Studies on Chromium Picolinate Pre-Treated Albino Rats Given High Concentrations of Glucose D
Journal of Food and Nutrition Sciences
Volume 2, Issue 2, March 2014, Pages: 43-46
Received: Mar. 13, 2014; Published: Mar. 30, 2014
Views 3043      Downloads 118
Authors
Mieebi Martin Wankasi, Department of Medical Laboratory Sciences, Faculty of Basic Medical Science, College of Health Sciences, Niger Delta University, Wilberforce Island, Yenagoa, Bayelsa State, Nigeria
Gborienemi Simeon George, Department of Medical Laboratory Sciences, Faculty of Basic Medical Science, College of Health Sciences, Niger Delta University, Wilberforce Island, Yenagoa, Bayelsa State, Nigeria
Ngozi Nwankwo, Department of Medical Laboratory Sciences, Faculty of Science, Rivers State University of Science and Technology, Nkpolu-oroworukwo, Port-Harcourt, Rivers State, Nigeria
Article Tools
PDF
Follow on us
Abstract
The status of chromium as an essential nutrient is an ongoing debate despite its widespread use as supplement. Chromium supplement has been reported to improve glucose tolerance, insulin action and promote weight loss. This study examined the effect of given high concentrations of glucose D to chromium picolinate pretreated rats. Male albino wistar rats (36) fed a standard diet for approximately 6 weeks, weighing (170-210g), were used for this study. After an overnight 12 hours fasting, the rats were divided into 2 groups (A and B). The Group A rats, further divided into 6 sub groups of three rats each, received oral glucose load of (0, 5, 10, 20 40 and 80 g/kg of body weight) respectively within 3 hours. While group B rats, were all pre-treated with 4µg/kg of chromium picolinate one hour prior to administration of concentrations of glucose D in similar manner as in group A, respectively. Plasma insulin, plasma and urine glucose measured after 24 hours, showed no statistical significant differences (P>0.05) in the mean plasma glucose, urine glucose, and plasma insulin levels between the groups. In conclusion, Chromium picolinate does not appear to improve insulin sensitivity and change plasma glucose level.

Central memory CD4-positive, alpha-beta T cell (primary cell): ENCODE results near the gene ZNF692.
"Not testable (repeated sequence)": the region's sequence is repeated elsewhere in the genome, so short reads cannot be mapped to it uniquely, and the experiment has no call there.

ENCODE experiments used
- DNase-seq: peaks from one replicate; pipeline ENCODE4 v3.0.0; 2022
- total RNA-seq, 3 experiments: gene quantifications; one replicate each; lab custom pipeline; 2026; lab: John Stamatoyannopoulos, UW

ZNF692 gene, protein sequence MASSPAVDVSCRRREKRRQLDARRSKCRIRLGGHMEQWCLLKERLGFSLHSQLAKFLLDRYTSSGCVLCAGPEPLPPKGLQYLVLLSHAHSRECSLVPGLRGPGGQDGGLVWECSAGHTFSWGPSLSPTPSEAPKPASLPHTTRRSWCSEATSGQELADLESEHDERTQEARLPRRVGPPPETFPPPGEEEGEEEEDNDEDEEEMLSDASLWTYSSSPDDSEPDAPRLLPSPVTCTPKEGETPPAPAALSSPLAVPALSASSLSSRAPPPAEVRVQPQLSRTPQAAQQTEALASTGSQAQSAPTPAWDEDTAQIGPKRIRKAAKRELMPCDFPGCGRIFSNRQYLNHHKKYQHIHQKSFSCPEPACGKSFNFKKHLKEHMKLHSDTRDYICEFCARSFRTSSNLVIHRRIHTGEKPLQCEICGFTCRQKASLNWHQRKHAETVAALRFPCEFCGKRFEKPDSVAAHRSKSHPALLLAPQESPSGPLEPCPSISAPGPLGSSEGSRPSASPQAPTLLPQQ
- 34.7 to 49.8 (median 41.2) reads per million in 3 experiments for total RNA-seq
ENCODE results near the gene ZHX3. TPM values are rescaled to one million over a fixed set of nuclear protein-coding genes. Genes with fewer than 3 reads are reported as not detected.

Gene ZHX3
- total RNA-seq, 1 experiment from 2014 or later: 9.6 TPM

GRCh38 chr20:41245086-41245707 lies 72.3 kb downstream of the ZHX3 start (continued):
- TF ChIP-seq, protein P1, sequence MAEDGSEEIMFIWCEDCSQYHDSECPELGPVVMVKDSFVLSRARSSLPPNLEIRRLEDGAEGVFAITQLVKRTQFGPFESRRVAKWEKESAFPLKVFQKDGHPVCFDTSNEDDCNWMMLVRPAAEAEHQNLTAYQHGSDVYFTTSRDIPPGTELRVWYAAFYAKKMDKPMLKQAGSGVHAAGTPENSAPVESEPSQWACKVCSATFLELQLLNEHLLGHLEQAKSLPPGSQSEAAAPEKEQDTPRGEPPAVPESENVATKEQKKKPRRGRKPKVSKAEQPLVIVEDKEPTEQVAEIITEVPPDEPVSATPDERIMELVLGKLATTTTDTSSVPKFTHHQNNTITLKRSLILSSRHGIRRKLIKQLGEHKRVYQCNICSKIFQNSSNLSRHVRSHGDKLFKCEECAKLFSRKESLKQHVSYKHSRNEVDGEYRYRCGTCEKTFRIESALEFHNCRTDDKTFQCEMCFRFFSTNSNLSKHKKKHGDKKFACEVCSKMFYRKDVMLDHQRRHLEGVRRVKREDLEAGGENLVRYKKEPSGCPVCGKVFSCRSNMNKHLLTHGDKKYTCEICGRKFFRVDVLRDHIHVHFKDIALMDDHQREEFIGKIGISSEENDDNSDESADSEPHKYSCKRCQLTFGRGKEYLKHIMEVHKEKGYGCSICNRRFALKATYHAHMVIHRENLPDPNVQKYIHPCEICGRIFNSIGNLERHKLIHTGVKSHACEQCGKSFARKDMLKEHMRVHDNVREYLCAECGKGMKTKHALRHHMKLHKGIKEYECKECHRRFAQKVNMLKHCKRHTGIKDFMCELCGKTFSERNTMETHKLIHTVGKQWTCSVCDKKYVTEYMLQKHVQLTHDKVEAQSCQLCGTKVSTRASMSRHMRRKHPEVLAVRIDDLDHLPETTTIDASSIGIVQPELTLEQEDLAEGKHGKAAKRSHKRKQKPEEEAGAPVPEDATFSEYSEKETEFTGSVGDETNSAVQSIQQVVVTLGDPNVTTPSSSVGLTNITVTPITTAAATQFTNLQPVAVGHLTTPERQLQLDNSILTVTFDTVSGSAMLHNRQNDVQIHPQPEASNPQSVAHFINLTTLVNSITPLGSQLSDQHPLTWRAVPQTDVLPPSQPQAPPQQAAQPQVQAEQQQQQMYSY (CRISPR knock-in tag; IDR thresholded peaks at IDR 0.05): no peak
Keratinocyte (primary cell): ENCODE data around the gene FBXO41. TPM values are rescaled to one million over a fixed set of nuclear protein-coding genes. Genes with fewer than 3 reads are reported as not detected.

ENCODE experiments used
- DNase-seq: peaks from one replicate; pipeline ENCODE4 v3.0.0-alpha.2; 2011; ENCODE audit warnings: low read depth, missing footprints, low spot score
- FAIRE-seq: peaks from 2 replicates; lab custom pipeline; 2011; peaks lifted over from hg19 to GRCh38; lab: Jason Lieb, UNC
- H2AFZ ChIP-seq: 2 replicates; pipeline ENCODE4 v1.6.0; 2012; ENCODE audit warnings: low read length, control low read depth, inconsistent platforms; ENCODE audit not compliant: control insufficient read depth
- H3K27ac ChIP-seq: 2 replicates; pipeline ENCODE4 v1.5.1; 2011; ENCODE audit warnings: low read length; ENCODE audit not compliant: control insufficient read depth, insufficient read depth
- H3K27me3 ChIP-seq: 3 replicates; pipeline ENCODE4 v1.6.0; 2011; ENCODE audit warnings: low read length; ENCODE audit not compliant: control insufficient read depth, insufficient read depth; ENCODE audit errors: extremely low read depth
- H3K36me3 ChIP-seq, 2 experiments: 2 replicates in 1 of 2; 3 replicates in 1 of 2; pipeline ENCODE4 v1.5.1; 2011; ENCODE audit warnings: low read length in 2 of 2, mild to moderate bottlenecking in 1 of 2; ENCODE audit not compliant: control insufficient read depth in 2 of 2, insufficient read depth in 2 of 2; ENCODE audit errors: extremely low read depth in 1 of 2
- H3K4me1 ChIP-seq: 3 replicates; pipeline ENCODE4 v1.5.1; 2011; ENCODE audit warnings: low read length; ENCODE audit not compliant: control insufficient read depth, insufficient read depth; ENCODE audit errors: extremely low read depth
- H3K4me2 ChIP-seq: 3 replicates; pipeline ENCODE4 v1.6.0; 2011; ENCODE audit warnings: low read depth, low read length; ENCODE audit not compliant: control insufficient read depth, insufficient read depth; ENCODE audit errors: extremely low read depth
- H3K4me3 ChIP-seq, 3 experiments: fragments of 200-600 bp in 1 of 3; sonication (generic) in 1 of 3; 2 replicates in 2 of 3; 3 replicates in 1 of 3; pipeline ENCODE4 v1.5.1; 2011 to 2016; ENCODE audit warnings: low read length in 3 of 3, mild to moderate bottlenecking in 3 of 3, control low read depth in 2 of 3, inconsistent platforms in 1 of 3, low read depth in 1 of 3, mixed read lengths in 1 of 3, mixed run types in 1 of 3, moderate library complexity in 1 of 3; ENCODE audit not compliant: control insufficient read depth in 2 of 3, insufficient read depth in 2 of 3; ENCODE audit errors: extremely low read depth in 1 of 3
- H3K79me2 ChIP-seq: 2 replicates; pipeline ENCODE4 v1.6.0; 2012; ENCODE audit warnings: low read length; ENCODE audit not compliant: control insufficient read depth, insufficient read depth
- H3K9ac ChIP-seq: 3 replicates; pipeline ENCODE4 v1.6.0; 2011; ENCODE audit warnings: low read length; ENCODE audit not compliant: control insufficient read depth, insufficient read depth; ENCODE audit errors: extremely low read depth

Keywords
High Glucose concentration, Glucose Tolerance, Chromium Picolinate, Blood Glucose, Plasma Insulin
To cite this article
Mieebi Martin Wankasi, Gborienemi Simeon George, Ngozi Nwankwo, Studies on Chromium Picolinate Pre-Treated Albino Rats Given High Concentrations of Glucose D, Journal of Food and Nutrition Sciences. Vol. 2, No. 2, 2014, pp. 43-46. doi: 10.11648/j.jfns.20140202.14
References
[1]
Althuis M. D., Jordan N. E., Ludington E. A., Wittes J.T. (2002). Glucose and insulin responses to dietary chromium supplements: a meta-analysis. Am. J. of Clin. Nutr. 76 (1): 148–155.
[2]
Amato, P., Morales, A. J., Yen, S. S. C. (2000). Effects of chromium picolinate supplementation on insulin sensitivity, serum lipids, and body composition in healthy, non-obese, older men and women. J. Gerontol A Biol. Sci. Med. Sci. 55:M260–M263.
[3]
Anderson A. R., Polansky M. M., Bryden A. N., Canary J. J. (1991). Supplemental-chromium effects on glucose, insulin, glucagon, and urinary chromium losses in subjects consuming controlled low-chromium diets. Am. J. of Clin. Nutr. 54:909-9l6.
[4]
Balk E.M., Tatsioni A., Lichtenstein A.H., Lau J., Pittas A. G. (2007). Effect of chromium supplementation on glucose metabolism and lipids: a systematic review of randomized controlled trials. Diabetes Care. 30(8):2154–2163
[5]
Cefalu T.W., Bell-Farrow A. D., Stegner J., Wang Z.Q., King T., Terry J.G. (1999). Effect of chromium picolinate on insulin sensitivity in vivo. J. Trace Elements Exp. Med.12:71–83.
[6]
Craighead J. E. (1994). Diabetes, In: Pathology. J.B. Lippincott. Philadelphia. (2nd edition):1148-1160.
[7]
Gunton J. E., Cheung N.W., Hitchman R., Hams G., O’sullivan, C., Foster-Powell K., Mcelduff A. (2005). Chromium supplementation does not improve glucose tolerance, insulin sensitivity, or lipid profile: a randomized, placebo-controlled, double-blind trial of supplementation in subjects with impaired glucose tolerance. Diabetes Care. 28 (3):712–713.
[8]
Kalman D. S. (2003). Chromium picolinate and type 2 diabetes. Am. J. of Clin. Nutr. 78 (1): 192-193.
[9]
Martin J., Wang Q. Z., Zhang H. X., Wachtel D., Volaufova J., Matthews E. D., Cefalu, T.W. (2006). Attenuates Body Weight Gain and Increases Insulin Sensitivity in Subjects with Type 2 Diabetes. Diabetes Care. 29(8):1826–1832.
[10]
Masharani U., Gjerde C., McCoy S., Maddux A.B., Hessler D., Goldfine D. I., Youngren F. J. (2012). Chromium supplementation in non-obese non-diabetic subjects is associated with a decline in insulin sensitivity. BMC Endocrine Disorders. 12:31-40.
[11]
Phung J. O., Quercia A. R., Keating K., Baker L W., Bell L.J., White M.C., Coleman I.C. (2010). Improved glucose control associated with I.V. chromium administration in two patients receiving enteral nutrition. Am. J. of Health-System Pharm. 67(7): 535-541.
[12]
Shapiro K., Gong W. C. (2002). Natural products used for diabetes. J. Am. Pharm. Assoc. 42:217–226.
[13]
Singer G.M., Geohas J. (2006). The effect of chromium picolinate and biotin supplementation on glycemic control in poorly controlled patients with type 2 diabetes mellitus: a placebo-controlled, double-blinded, randomized trial. Diabetes Technol. Ther. 8 (6): 636–643.
[14]
Trinder P. (1969). Annals of Biochemistry, 6:24: In: Cheesbrough, M. (1992). Medical Laboratory Manual for Tropical Countries. ELBS. Cambridge. Vol. 1(2nd edition): 527-545.
ADDRESS
Science Publishing Group
1 Rockefeller Plaza,
10th and 11th Floors,
New York, NY 10020
U.S.A.
Tel: (001)347-983-5186